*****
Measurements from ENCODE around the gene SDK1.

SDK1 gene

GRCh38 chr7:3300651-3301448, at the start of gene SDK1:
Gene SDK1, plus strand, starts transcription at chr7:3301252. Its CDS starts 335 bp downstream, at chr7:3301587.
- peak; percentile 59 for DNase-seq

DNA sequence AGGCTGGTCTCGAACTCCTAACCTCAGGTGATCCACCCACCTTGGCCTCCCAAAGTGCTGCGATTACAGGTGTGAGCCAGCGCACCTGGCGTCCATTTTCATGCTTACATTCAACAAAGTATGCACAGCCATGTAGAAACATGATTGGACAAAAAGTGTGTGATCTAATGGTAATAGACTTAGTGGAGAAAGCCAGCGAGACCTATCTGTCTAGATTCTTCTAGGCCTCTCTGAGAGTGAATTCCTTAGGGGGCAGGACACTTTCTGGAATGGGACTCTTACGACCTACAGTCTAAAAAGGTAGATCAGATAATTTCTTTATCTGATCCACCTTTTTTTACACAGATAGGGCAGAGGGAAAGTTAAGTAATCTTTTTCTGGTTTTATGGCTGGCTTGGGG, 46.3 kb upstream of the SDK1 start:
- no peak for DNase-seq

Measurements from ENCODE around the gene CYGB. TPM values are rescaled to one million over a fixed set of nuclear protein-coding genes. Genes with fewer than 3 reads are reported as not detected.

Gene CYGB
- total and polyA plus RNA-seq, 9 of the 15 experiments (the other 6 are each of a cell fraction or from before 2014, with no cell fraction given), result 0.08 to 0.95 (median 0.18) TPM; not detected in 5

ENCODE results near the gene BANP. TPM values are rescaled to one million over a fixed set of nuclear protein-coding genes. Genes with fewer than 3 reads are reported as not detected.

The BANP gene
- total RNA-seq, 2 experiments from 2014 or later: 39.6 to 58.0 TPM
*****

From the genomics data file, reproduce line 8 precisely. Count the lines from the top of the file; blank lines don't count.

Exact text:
Measurements from ENCODE around the gene CYGB. TPM values are rescaled to one million over a fixed set of nuclear protein-coding genes. Genes with fewer than 3 reads are reported as not detected.